If you're seeing this post, you've undoubtedly heard about the series of events that rocked the online science community over the last week. On the off chance that you haven't, here's a quick recap:
- On Friday, 11 October, Daniel Lee posted an entry to her blog at Scientific American describing a vile incident in which a editor for Biology Online (now a former editor) called her an "urban whore" for declining to contribute to Biology Online when he told her that the site wouldn't compensate her for her writing. (link)
- On Monday, 14 October, Monica Byrne updated a year-old post describing an incident of sexual harassment and identifying Bora Zivkovic, Blogs Editor for Scientific American (now former Blogs Editor).
- Soon after that Hannah Waters described a series of incidents involving Bora.
- On Friday, Kathleen Raven described another series of incidents involving Bora, and included e-mail excerpts from some of the exchanges.
I read all of these accounts with a mixture of shock and horror. I don't know either Danielle or Bora, although I've seen many of their blog posts and tweets. I was shocked and dismayed that in 2013 anyone would think of calling Danielle an "urban whore" simply because she politely declined to write something without receiving compensation. And I was shocked and dismayed that someone many members of the online science community regarded as the "blogfather" engaged in such reprehensible conduct.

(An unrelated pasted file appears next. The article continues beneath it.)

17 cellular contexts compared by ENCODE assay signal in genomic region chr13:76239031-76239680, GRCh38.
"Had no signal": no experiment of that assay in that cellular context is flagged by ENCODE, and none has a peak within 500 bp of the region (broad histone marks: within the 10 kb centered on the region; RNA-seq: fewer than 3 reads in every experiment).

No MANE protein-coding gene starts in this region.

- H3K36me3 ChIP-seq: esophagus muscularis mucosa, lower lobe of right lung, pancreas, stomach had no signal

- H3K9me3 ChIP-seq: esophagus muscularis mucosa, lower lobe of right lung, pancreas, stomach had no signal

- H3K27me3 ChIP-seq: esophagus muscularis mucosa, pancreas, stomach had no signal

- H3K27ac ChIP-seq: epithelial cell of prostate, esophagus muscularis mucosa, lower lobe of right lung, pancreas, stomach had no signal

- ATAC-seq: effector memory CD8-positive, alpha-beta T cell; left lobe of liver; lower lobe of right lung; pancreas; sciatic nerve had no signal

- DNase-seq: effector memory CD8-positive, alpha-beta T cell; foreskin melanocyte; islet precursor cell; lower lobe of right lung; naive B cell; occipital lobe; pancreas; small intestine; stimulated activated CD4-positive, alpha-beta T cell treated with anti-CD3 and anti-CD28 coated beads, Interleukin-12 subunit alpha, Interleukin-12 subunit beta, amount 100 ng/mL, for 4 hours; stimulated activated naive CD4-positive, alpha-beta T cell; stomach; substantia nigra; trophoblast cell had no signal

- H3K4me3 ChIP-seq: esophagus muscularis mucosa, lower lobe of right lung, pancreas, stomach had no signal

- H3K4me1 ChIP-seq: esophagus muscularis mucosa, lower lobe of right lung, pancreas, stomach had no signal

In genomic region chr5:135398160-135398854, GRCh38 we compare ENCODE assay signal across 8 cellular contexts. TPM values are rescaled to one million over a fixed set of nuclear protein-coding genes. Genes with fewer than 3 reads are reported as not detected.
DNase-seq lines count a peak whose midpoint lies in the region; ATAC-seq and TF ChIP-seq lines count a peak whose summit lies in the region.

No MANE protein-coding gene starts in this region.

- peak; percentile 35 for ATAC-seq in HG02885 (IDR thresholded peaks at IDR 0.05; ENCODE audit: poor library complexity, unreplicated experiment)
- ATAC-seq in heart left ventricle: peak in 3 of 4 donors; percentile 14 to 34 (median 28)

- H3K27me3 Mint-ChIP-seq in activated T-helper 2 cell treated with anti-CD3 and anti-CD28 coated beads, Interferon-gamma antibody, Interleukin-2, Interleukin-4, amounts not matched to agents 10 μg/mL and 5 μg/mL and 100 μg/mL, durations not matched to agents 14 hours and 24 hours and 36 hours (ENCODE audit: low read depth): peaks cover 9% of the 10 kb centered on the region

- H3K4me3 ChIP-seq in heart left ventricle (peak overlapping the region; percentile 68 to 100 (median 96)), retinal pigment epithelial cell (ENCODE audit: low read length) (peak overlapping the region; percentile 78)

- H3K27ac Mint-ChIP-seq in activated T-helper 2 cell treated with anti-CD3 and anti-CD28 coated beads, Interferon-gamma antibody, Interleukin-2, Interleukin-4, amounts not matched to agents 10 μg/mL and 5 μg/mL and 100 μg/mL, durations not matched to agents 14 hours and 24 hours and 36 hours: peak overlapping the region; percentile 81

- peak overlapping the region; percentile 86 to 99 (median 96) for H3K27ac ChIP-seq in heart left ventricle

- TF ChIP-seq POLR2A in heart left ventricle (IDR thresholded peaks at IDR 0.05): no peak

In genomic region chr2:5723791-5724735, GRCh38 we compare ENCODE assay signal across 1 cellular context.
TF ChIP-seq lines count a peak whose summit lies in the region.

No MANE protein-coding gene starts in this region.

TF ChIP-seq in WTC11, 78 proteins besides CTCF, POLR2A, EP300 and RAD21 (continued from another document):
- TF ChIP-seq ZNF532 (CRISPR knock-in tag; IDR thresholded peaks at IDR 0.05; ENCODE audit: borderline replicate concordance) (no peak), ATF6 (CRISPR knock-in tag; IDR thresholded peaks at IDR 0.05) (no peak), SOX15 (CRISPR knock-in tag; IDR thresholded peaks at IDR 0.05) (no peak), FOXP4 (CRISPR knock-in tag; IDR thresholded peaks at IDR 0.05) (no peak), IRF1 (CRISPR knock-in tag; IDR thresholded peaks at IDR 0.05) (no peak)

It's that "shock" that I want to say something about.
I'd heard or read many times before this week that it is very likely that every woman I know has suffered some form of sexual harassment, many of them repeatedly. It was a fact that I knew and I'd probably even repeated, but somehow i didn't really know
it. Somehow it never really struck home until I started seeing a few of the hundreds of tweets with the #ripplesofdoubt
hashtag. That and a conversation with a colleague and it finally became real. I guess I'm revealing how clueless I am most of the time, but I also hope I'm capable of learning and that I'm a little less clueless (about this at least) than I have been.
Then I started thinking...